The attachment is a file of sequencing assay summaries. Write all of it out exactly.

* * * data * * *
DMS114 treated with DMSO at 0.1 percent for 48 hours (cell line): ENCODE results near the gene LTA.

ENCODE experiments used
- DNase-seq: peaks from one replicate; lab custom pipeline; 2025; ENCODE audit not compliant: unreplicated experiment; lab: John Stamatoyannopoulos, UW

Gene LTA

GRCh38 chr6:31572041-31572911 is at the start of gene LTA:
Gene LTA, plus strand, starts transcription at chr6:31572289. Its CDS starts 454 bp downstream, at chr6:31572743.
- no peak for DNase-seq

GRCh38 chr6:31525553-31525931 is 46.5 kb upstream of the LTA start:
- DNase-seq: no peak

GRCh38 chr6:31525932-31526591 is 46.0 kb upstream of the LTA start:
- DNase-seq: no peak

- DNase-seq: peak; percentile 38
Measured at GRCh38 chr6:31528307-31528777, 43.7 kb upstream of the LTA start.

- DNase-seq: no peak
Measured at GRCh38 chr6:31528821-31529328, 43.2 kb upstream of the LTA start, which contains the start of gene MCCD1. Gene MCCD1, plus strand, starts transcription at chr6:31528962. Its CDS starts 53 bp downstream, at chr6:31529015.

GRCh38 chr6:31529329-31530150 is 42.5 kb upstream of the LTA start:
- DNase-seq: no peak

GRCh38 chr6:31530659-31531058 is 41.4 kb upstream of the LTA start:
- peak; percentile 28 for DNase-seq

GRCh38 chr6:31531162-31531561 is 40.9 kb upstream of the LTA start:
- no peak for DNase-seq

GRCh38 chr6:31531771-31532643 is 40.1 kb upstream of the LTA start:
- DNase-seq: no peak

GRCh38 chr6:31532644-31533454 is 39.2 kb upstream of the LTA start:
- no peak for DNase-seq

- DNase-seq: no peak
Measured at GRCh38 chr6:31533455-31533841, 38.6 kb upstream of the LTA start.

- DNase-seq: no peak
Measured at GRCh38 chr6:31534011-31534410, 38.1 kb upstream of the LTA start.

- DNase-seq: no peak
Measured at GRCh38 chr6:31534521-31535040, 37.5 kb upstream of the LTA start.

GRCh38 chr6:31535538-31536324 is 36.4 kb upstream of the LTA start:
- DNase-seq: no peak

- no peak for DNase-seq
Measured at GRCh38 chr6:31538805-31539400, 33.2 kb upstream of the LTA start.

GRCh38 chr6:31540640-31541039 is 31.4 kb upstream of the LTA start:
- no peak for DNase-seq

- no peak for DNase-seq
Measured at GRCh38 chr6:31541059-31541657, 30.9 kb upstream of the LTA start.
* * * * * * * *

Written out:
DMS114 treated with DMSO at 0.1 percent for 48 hours (cell line): ENCODE results near the gene LTA.

ENCODE experiments used
- DNase-seq: peaks from one replicate; lab custom pipeline; 2025; ENCODE audit not compliant: unreplicated experiment; lab: John Stamatoyannopoulos, UW

Gene LTA

GRCh38 chr6:31572041-31572911 is at the start of gene LTA:
Gene LTA, plus strand, starts transcription at chr6:31572289. Its CDS starts 454 bp downstream, at chr6:31572743.
- no peak for DNase-seq

GRCh38 chr6:31525553-31525931 is 46.5 kb upstream of the LTA start:
- DNase-seq: no peak

GRCh38 chr6:31525932-31526591 is 46.0 kb upstream of the LTA start:
- DNase-seq: no peak

- DNase-seq: peak; percentile 38
Measured at GRCh38 chr6:31528307-31528777, 43.7 kb upstream of the LTA start.

- DNase-seq: no peak
Measured at GRCh38 chr6:31528821-31529328, 43.2 kb upstream of the LTA start, which contains the start of gene MCCD1. Gene MCCD1, plus strand, starts transcription at chr6:31528962. Its CDS starts 53 bp downstream, at chr6:31529015.

GRCh38 chr6:31529329-31530150 is 42.5 kb upstream of the LTA start:
- DNase-seq: no peak

GRCh38 chr6:31530659-31531058 is 41.4 kb upstream of the LTA start:
- peak; percentile 28 for DNase-seq

GRCh38 chr6:31531162-31531561 is 40.9 kb upstream of the LTA start:
- no peak for DNase-seq

GRCh38 chr6:31531771-31532643 is 40.1 kb upstream of the LTA start:
- DNase-seq: no peak

GRCh38 chr6:31532644-31533454 is 39.2 kb upstream of the LTA start:
- no peak for DNase-seq

- DNase-seq: no peak
Measured at GRCh38 chr6:31533455-31533841, 38.6 kb upstream of the LTA start.

- DNase-seq: no peak
Measured at GRCh38 chr6:31534011-31534410, 38.1 kb upstream of the LTA start.

- DNase-seq: no peak
Measured at GRCh38 chr6:31534521-31535040, 37.5 kb upstream of the LTA start.

GRCh38 chr6:31535538-31536324 is 36.4 kb upstream of the LTA start:
- DNase-seq: no peak

- no peak for DNase-seq
Measured at GRCh38 chr6:31538805-31539400, 33.2 kb upstream of the LTA start.

GRCh38 chr6:31540640-31541039 is 31.4 kb upstream of the LTA start:
- no peak for DNase-seq

- no peak for DNase-seq
Measured at GRCh38 chr6:31541059-31541657, 30.9 kb upstream of the LTA start.